Consultants work in nearly every field imaginable. Businesses, organizations, government agencies, and even individuals call in a consultant when they need additional expertise in a particular area. Consultants may be called in for hours, days, or even longer, or may work on a retainer as needed. The particular arrangements depend on the needs of the client.
Successful consultants typically have an area of particular expertise and a passion for excellence. This combination makes the consultant valuable to a client.
Consultants share their own expertise with clients. The first step in starting a consulting business then is to determine what are your particular strengths, skills, and areas of interest and expertise. In other words, what can you offer to potential clients that will be valuable to them and that few others can offer?
Many consultants are able to make their former employer their first customer. Employers are often reluctant to lose valuable employees who have specialized knowledge. The new consultant is sometimes able to reach an agreement where they will continue on for a time as a consultant. This offers the advantage of immediate cash income, a client to list on your portfolio, and a chance to line up additional paying clients.
Consultants frequently run their consulting business as a home-based business. Self-employed consultants who do not have employees can easily run their consulting business from home. Since work is typically done at a client’s place of business, over the telephone or even online, this business is well suited to being operated as a home-based business.
The first step in marketing your new consulting business is to determine your target market. Once you have identified the unique skills and knowledge that you have to offer to a client it is necessary to identify potential clients. For example, if your expertise is in health care administration then you probably will not bother marketing your consulting services to auto parts retailers. Defining your potential customers in light of what you plan to consult about is the first step in successfully marketing a consulting business.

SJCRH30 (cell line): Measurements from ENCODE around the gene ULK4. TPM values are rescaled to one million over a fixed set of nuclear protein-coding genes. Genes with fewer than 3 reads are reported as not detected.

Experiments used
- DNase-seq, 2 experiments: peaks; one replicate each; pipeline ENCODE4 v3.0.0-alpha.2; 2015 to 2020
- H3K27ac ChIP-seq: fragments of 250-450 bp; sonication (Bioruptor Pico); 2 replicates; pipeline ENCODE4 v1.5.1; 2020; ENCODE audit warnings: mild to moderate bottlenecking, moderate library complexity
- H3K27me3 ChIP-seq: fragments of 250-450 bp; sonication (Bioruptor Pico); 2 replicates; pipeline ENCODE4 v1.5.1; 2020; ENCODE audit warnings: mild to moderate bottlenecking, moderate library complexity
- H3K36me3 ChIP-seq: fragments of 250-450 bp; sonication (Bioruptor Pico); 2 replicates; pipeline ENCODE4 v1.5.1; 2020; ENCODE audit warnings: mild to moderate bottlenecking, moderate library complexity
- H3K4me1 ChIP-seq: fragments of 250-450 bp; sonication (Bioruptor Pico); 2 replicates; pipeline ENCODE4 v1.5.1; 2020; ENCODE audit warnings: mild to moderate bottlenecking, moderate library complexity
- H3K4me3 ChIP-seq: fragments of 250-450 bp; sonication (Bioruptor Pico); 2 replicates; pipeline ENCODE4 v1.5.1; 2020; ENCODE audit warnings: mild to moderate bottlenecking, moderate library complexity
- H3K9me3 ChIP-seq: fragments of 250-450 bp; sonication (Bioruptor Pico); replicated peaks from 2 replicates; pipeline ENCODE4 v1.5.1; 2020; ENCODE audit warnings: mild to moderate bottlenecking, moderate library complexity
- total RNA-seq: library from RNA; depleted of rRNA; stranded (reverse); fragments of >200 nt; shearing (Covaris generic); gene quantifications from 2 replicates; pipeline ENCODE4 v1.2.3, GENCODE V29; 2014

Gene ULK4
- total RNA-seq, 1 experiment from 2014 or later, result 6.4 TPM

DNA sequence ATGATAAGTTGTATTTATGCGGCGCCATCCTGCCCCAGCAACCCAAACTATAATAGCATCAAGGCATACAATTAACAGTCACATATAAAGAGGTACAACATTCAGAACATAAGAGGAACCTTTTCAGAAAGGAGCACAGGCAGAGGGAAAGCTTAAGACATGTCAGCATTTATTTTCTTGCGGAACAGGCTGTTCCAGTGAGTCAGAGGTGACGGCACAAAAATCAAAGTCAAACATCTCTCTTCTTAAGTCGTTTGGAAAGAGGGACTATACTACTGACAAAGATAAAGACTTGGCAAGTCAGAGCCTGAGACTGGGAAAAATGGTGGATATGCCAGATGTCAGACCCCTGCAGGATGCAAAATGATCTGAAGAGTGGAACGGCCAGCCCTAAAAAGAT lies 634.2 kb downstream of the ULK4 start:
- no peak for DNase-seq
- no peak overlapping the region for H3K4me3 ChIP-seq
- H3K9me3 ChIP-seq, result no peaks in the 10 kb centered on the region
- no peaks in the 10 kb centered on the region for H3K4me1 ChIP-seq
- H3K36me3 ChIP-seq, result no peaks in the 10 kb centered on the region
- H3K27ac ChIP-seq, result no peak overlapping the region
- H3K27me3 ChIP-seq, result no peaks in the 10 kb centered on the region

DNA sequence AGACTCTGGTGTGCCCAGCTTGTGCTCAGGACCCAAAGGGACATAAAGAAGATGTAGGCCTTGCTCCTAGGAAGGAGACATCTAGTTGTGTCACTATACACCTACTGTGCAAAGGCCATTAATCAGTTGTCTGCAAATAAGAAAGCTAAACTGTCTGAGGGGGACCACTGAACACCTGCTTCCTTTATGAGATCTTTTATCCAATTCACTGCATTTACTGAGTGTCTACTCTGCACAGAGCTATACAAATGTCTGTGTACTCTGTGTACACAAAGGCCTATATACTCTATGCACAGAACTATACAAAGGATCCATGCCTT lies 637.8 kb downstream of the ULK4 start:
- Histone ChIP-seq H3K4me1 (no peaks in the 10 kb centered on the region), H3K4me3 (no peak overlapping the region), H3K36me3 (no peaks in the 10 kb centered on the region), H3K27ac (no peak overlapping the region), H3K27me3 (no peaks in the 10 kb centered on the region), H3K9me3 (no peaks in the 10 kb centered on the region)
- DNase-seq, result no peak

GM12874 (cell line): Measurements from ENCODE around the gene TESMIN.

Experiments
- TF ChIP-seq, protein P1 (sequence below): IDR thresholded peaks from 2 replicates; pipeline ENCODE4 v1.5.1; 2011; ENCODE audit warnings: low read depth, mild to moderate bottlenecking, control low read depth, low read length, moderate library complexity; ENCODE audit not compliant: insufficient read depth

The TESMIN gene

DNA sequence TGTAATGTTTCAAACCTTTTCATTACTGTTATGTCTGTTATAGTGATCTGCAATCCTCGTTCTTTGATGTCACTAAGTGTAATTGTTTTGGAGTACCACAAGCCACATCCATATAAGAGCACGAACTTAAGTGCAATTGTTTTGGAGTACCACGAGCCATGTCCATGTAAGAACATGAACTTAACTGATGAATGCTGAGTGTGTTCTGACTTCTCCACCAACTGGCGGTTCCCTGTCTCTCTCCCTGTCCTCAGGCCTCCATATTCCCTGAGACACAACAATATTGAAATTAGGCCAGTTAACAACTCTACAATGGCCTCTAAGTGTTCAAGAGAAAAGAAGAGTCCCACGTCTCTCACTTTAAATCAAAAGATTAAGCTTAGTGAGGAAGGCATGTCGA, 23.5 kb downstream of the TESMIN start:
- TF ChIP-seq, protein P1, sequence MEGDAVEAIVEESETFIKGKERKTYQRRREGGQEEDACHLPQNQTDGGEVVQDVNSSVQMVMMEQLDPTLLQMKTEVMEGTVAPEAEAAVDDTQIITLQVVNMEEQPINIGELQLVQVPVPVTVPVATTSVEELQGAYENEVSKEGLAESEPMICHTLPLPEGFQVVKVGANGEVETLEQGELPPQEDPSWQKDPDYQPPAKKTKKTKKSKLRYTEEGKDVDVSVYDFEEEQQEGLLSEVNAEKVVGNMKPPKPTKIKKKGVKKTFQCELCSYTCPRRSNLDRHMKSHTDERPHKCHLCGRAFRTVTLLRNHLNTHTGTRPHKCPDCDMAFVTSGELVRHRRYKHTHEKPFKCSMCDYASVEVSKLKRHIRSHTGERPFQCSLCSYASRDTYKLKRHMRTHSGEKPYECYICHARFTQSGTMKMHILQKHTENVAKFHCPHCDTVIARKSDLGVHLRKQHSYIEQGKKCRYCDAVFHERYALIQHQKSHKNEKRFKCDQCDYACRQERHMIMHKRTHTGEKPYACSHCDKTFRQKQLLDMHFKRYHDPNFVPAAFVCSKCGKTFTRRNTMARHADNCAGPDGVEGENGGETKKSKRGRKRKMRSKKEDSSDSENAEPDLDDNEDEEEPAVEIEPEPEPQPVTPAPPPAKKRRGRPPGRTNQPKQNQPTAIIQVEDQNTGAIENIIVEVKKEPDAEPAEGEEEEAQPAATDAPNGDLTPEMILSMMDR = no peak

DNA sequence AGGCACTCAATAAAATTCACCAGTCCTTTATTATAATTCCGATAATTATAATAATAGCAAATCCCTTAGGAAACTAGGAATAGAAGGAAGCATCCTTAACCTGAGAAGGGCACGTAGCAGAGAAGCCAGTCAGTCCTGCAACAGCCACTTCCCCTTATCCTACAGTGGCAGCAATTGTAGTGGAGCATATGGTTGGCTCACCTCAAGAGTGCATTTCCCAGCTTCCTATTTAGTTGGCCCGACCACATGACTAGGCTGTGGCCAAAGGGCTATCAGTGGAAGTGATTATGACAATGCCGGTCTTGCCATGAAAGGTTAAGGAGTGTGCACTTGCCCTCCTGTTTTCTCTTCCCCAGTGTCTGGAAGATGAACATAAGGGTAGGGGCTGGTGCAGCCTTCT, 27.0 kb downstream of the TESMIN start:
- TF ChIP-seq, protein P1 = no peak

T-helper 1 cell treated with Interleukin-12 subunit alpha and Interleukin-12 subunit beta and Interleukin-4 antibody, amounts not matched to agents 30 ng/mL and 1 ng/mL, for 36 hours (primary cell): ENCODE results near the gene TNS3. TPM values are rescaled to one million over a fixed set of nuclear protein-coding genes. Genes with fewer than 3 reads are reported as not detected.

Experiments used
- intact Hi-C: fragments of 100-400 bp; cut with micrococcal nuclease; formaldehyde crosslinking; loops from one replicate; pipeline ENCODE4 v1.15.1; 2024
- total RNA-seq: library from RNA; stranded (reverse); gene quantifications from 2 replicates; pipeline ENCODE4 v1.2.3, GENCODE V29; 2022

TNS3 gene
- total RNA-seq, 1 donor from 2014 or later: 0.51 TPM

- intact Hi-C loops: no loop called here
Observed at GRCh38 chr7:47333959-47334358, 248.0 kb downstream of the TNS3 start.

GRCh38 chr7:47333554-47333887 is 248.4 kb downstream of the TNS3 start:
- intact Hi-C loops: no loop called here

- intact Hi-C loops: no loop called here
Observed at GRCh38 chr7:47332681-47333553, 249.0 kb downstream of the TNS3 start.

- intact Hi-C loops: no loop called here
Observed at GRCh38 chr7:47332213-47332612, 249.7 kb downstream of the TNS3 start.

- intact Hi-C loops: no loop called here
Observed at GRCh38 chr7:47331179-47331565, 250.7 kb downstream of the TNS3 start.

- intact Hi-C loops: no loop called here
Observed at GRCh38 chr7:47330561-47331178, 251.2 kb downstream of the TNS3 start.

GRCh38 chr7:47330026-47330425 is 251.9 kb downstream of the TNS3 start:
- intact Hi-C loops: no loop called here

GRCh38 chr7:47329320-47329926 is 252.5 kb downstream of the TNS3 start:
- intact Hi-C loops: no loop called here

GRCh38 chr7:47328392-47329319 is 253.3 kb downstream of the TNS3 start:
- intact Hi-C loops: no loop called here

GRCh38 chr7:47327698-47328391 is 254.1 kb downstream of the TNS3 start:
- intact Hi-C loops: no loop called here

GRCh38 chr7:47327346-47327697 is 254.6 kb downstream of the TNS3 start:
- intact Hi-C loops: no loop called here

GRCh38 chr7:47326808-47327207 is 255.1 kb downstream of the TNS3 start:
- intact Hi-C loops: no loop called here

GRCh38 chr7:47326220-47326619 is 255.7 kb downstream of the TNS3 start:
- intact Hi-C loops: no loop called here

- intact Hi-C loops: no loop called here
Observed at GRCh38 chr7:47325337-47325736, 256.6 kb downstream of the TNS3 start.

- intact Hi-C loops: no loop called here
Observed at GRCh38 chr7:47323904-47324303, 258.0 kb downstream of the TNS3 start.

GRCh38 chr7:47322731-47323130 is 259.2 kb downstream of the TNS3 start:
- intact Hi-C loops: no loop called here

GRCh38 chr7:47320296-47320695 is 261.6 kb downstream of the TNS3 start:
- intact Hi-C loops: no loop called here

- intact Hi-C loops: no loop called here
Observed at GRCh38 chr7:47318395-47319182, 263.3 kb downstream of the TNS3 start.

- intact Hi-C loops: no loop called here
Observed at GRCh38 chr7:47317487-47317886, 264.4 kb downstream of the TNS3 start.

Preparing to market your new consulting business is also a crucial step to success. Before you start calling potential customers it may be wise to have a phone number, business cards, brochures, a business website and business e-mail all ready. Presenting a professional, organized image is essential if you want customers to hire you as a consultant.
Joining the local chamber of commerce, civic groups, or trade associations can provide networking opportunities with potential clients. Affiliate yourself (and your business) with organizations that are relevant to your area of consulting. Placing advertisements in relevant trade or industry publications can also bring in new business.
Direct marketing to target businesses can also be effective. Calling or mailing brochures and introductory letters to target businesses can open the door to a consulting contract. Cold calling does take “thick skin” but can yield results with persistence.
Work may be sporadic, particularly when starting out as a new consultant. Consultants who have built a solid reputation in their industry may find themselves booked well in advance though.
Develop a system to track billable hours and work performed for all clients. Keeping up-to-date, accurate records can avoid confusion about billings, and can be vital in the event of a dispute about the amount of an invoice.
Business insurance like an errors and omissions policy may be a business saver if not a life saver should a client ever sue you over the advice or counsel that you provided. These policies, similar to policies carried by attorneys and other professionals, protect against damages when your advice (or lack of advice) goes very wrong. Talk to a qualified insurance agent about any business insurance questions.
People who possess expertise in a valuable area, are committed to excellence, and who enjoy variety and challenges may find the consulting business to be a rewarding and profitable business opportunity. A consulting business is well suited to operating as a home-based business. This business can also be started with very little capital up front.
How to Start a Consulting Business. Entrepreneur.com. Site accessed on 21 November 2010.
J.W. McCord. A step-by-step plan to starting a consulting business. Tech Republic. Site accessed on 21 November 2010.
Tim Berry. 4 Tips for Starting Your Consulting Business. US News. Site accesses on 21 November 2010.